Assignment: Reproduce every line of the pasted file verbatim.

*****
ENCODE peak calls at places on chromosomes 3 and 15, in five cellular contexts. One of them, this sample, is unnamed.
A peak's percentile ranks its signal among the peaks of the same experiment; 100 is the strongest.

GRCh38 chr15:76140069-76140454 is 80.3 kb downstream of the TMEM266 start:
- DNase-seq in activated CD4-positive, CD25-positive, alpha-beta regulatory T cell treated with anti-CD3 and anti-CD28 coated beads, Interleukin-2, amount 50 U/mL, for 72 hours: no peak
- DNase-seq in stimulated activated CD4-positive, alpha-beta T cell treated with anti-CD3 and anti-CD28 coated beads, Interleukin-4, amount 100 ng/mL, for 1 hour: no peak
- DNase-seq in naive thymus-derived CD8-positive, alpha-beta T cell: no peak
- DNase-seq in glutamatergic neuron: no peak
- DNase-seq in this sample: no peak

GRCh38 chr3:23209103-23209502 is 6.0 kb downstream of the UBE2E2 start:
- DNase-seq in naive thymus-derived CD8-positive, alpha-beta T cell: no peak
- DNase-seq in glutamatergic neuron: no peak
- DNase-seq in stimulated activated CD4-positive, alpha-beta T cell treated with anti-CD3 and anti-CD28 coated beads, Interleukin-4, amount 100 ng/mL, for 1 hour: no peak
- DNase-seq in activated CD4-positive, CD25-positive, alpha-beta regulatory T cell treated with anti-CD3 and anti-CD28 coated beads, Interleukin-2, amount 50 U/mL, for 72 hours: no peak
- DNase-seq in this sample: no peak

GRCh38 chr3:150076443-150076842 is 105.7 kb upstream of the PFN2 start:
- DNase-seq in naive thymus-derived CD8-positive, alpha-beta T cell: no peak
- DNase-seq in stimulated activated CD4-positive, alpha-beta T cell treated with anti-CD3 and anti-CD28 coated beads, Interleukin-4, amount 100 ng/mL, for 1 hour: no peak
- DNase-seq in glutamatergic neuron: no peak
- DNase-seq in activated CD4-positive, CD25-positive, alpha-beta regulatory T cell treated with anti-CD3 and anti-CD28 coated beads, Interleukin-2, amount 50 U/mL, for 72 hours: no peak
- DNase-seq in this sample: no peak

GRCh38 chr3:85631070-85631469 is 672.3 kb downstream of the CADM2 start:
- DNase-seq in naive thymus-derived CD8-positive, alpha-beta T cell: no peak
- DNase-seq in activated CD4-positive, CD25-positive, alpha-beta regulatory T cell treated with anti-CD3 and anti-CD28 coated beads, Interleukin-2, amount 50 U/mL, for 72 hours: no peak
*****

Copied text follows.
ENCODE peak calls at places on chromosomes 3 and 15, in five cellular contexts. One of them, this sample, is unnamed.
A peak's percentile ranks its signal among the peaks of the same experiment; 100 is the strongest.

GRCh38 chr15:76140069-76140454 is 80.3 kb downstream of the TMEM266 start:
- DNase-seq in activated CD4-positive, CD25-positive, alpha-beta regulatory T cell treated with anti-CD3 and anti-CD28 coated beads, Interleukin-2, amount 50 U/mL, for 72 hours: no peak
- DNase-seq in stimulated activated CD4-positive, alpha-beta T cell treated with anti-CD3 and anti-CD28 coated beads, Interleukin-4, amount 100 ng/mL, for 1 hour: no peak
- DNase-seq in naive thymus-derived CD8-positive, alpha-beta T cell: no peak
- DNase-seq in glutamatergic neuron: no peak
- DNase-seq in this sample: no peak

GRCh38 chr3:23209103-23209502 is 6.0 kb downstream of the UBE2E2 start:
- DNase-seq in naive thymus-derived CD8-positive, alpha-beta T cell: no peak
- DNase-seq in glutamatergic neuron: no peak
- DNase-seq in stimulated activated CD4-positive, alpha-beta T cell treated with anti-CD3 and anti-CD28 coated beads, Interleukin-4, amount 100 ng/mL, for 1 hour: no peak
- DNase-seq in activated CD4-positive, CD25-positive, alpha-beta regulatory T cell treated with anti-CD3 and anti-CD28 coated beads, Interleukin-2, amount 50 U/mL, for 72 hours: no peak
- DNase-seq in this sample: no peak

GRCh38 chr3:150076443-150076842 is 105.7 kb upstream of the PFN2 start:
- DNase-seq in naive thymus-derived CD8-positive, alpha-beta T cell: no peak
- DNase-seq in stimulated activated CD4-positive, alpha-beta T cell treated with anti-CD3 and anti-CD28 coated beads, Interleukin-4, amount 100 ng/mL, for 1 hour: no peak
- DNase-seq in glutamatergic neuron: no peak
- DNase-seq in activated CD4-positive, CD25-positive, alpha-beta regulatory T cell treated with anti-CD3 and anti-CD28 coated beads, Interleukin-2, amount 50 U/mL, for 72 hours: no peak
- DNase-seq in this sample: no peak

GRCh38 chr3:85631070-85631469 is 672.3 kb downstream of the CADM2 start:
- DNase-seq in naive thymus-derived CD8-positive, alpha-beta T cell: no peak
- DNase-seq in activated CD4-positive, CD25-positive, alpha-beta regulatory T cell treated with anti-CD3 and anti-CD28 coated beads, Interleukin-2, amount 50 U/mL, for 72 hours: no peak